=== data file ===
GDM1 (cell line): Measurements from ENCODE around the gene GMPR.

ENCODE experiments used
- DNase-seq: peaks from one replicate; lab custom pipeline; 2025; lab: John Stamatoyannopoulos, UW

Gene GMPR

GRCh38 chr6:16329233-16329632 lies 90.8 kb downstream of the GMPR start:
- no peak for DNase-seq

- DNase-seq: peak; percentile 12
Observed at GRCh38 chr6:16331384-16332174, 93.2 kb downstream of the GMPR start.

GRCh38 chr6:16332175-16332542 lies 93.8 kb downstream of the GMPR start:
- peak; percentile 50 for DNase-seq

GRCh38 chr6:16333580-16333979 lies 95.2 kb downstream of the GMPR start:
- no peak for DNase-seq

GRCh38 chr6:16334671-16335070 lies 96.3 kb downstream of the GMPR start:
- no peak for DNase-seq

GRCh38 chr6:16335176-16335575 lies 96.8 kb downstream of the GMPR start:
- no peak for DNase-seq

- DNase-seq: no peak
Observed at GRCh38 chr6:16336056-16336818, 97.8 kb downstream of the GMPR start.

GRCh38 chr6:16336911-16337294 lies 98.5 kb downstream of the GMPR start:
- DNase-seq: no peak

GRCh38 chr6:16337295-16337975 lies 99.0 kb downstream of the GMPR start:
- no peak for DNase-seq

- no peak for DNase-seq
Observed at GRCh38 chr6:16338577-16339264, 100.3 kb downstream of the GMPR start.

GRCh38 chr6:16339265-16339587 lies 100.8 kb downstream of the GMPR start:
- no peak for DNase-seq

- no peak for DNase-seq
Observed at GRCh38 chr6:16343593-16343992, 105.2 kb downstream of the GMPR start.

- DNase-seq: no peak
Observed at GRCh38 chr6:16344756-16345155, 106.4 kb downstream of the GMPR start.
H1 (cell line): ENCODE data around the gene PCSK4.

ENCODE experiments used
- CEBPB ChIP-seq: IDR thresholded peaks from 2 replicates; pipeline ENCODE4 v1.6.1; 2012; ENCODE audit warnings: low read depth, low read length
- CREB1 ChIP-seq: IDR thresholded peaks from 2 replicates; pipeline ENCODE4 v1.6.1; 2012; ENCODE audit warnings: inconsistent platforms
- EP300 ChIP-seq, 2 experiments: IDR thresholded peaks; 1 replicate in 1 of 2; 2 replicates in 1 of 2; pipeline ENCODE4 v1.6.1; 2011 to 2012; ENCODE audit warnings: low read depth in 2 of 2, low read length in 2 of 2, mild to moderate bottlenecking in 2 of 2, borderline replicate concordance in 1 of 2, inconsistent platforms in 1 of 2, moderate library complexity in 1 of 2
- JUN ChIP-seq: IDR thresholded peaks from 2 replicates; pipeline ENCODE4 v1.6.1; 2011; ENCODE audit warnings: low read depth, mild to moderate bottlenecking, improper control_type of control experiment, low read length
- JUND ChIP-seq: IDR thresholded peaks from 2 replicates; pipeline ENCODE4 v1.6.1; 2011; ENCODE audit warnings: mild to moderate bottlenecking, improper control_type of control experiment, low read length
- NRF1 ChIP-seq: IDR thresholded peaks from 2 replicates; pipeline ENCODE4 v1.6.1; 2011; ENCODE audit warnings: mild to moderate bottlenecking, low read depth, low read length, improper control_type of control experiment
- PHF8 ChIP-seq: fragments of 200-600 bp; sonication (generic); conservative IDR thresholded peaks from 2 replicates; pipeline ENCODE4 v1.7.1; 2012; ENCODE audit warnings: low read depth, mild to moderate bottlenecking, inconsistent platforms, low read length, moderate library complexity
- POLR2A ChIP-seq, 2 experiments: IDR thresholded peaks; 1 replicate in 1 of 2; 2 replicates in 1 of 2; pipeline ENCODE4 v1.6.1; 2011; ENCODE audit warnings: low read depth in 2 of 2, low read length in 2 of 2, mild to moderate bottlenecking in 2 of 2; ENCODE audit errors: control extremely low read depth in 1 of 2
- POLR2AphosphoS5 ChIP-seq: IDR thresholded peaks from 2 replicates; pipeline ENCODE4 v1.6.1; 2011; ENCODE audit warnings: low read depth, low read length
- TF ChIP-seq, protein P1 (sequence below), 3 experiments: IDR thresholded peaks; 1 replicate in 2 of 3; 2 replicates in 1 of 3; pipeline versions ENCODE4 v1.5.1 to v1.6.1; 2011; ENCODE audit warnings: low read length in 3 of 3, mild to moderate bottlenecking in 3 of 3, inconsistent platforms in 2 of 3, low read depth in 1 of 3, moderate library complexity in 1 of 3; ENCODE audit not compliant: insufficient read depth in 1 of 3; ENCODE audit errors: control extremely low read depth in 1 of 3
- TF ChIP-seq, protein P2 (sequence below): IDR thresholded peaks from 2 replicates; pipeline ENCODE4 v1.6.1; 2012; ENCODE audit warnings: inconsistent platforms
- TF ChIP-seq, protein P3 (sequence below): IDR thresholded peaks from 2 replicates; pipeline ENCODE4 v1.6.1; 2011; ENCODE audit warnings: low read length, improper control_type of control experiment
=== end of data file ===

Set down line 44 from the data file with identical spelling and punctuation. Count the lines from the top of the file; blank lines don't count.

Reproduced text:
- TF ChIP-seq, protein P3 (sequence below): IDR thresholded peaks from 2 replicates; pipeline ENCODE4 v1.6.1; 2011; ENCODE audit warnings: low read length, improper control_type of control experiment